Paying for RoadsShould out-of-state tourists pay more toward repair and construction of roads in Wisconsin? Or should we leave the costs to our children and grandchildren?
By: By Matt Pommer, Superior Telegram
Should out-of-state tourists pay more toward repair and construction of roads in Wisconsin? Or should we leave the costs to our children and grandchildren?
The key to getting help from the folks from Illinois and Minnesota is an increase in gasoline taxes. Wisconsin’s gasoline tax is now 32.9 cents per gallon, the sixth-highest in the nation.
Tax phobia has gripped the state. For years Wisconsin indexed the gasoline tax to inflation, but that was repealed by lawmakers who said it was wrong to allow tax rates to increase without formal action by the Legislature and the governor.
The recession hit after gas tax indexing was repealed. Gas tax revenues fell 2 percent. Other major taxes increased modestly at the same time — 7 percent for income and 3 percent for the sales tax.
State officials opted to borrow in order to maintain and increase the level of highway spending. Highway-linked debt service reached $306.9 million in 2012, the Wisconsin Taxpayers Alliance noted in a recent report.
“Rising debt-service costs mean fewer dollars available for highway construction and repair or for other transportation needs,” the Alliance report noted.
It’s going to get worse. The gubernatorial transportation finance commission has warned that debt service could claim nearly 25 percent of transportation revenues in a decade. The gap will continue to grow.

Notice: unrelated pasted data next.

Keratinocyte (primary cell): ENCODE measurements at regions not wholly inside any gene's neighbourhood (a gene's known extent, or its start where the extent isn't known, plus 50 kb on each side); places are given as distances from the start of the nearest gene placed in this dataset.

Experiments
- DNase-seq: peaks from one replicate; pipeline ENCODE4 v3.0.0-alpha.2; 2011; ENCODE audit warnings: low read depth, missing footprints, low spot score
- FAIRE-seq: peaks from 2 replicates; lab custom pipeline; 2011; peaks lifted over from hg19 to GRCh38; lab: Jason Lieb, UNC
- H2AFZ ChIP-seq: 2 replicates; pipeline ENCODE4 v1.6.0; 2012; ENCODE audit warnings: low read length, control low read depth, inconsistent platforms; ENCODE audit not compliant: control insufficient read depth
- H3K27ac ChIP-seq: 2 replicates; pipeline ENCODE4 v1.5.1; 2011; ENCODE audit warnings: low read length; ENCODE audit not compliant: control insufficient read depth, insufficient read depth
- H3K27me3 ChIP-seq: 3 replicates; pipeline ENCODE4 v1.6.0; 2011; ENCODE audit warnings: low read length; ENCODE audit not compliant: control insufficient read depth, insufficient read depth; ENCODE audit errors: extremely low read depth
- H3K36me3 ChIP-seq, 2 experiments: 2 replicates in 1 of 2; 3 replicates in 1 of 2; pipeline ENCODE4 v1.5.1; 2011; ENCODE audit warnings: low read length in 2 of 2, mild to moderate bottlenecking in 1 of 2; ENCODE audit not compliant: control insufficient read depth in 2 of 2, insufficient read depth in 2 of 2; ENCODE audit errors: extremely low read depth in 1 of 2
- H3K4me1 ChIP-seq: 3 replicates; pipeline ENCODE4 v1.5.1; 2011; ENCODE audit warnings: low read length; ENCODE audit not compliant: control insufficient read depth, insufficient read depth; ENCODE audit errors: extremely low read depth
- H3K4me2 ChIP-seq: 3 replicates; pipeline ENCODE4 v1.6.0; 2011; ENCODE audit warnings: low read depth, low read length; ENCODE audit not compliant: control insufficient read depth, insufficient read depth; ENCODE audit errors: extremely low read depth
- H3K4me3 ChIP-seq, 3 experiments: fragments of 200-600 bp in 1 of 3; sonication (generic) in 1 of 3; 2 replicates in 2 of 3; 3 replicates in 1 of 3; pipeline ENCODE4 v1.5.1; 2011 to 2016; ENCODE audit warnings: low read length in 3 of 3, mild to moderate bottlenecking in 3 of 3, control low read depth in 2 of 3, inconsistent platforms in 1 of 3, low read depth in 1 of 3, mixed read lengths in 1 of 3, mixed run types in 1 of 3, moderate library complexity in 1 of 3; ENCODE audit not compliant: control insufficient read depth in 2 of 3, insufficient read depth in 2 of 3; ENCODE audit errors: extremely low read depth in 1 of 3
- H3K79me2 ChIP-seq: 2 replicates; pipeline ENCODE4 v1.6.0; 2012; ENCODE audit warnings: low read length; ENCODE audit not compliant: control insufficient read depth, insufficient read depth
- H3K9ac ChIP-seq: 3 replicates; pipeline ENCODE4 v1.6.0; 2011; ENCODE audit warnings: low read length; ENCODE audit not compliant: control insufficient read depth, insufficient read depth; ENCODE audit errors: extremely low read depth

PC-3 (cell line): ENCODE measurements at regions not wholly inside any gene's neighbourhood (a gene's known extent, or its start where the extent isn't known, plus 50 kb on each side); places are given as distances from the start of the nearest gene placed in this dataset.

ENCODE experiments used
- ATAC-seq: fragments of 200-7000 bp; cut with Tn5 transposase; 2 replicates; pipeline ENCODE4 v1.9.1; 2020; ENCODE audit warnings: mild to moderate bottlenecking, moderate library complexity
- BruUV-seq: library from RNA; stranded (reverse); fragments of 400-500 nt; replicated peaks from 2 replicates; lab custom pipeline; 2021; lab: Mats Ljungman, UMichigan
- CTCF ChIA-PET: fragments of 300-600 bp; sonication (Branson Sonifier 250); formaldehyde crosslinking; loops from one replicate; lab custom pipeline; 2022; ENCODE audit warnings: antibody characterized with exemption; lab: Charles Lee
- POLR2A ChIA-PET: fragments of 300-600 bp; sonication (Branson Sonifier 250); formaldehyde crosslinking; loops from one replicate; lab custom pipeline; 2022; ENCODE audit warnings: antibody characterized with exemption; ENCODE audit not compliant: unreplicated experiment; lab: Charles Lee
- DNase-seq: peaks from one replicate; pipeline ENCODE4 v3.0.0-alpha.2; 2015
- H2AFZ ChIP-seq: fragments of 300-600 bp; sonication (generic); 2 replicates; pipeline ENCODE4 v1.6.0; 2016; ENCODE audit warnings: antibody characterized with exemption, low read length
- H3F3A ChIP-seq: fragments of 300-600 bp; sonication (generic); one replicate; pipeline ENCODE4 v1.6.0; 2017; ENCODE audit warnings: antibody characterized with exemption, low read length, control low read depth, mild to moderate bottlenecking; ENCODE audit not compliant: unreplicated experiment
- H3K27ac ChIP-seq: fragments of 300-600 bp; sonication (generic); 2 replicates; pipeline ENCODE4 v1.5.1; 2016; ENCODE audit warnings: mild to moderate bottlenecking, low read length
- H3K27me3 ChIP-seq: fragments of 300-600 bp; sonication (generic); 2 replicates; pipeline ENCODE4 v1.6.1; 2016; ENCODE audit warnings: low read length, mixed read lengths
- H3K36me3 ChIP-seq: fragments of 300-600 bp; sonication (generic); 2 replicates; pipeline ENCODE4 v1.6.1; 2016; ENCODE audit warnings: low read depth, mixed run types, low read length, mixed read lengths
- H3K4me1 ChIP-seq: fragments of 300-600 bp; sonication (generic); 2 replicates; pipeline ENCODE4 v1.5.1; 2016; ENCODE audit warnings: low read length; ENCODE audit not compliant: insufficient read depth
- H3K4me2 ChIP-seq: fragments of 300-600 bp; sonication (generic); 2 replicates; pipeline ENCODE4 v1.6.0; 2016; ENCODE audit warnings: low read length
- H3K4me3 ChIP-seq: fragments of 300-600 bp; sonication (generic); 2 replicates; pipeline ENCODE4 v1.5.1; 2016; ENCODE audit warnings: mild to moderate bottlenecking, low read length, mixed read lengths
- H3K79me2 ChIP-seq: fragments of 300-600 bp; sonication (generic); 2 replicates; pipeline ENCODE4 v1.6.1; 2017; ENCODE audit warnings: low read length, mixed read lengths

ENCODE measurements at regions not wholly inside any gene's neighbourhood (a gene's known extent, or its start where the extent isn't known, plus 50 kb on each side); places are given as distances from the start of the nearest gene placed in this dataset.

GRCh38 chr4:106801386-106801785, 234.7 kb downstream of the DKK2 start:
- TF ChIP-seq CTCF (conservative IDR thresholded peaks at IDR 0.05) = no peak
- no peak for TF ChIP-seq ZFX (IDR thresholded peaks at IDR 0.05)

“Existing transportation taxes and fees are expected to generate $25 billion over the next 10 years,” the Alliance said. To maintain current levels of service the state would need $30.8 billion in the next decade. In January the Transportation Commission suggested spending $31.8 billion in the next 10 years.
Major multi-billion dollar projects are on the planning boards. Major roads and freeway interchanges are going to be rebuilt in the Milwaukee area. Work is beginning on widening the interstate road from Madison to the Illinois line. The highway work is touted as helping the state’s economy. It will also provide a lot of jobs in future years.
We all love good roads with limited congestion. The politicians know that, and they also like to name roads for assorted public figures who have departed. Perhaps the politicians think that they, too, may get some section of highway named for them.
For the immediate future, the politicians have — in the favorite phrase of political pundits — “kicked the can down the road.” The day of decision-making (higher taxes or less spending) has been delayed while the politicians tell the public that there are no tax increases in the new state budget.
“Ultimately, the answer comes down to a matter of political will,” the Taxpayers Alliance says.
Other factors outside political will also are at work. Gas tax collections are impacted by increased fuel efficiency of vehicles. Federal efficiency standards are now put at 54.5 miles per gallon by 2025. The Alliance reported that in 2012 Wisconsin gas stations sold 77 million fewer gallons of fuel than a decade earlier.
Slower economic and population growth and the rise of the state’s average age also apply downward pressure on miles driven.
Transportation finance varies widely among the 50 states. Some states subject gasoline sales to their sales taxes. Others rely more heavily on registration fees. The value of the vehicle comes into play in determining the level of registration fees. It’s been argued Wisconsin relies more on the gasoline tax because of its desire to have out-of-state tourists help.
A final question. With the continued bouncing up and down of prices at the pump would anyone have noted an increase in the state gasoline tax?
Matt Pommer, a retired reporter for The Capital Times, writes a column distributed via the Wisconsin Newspaper Association.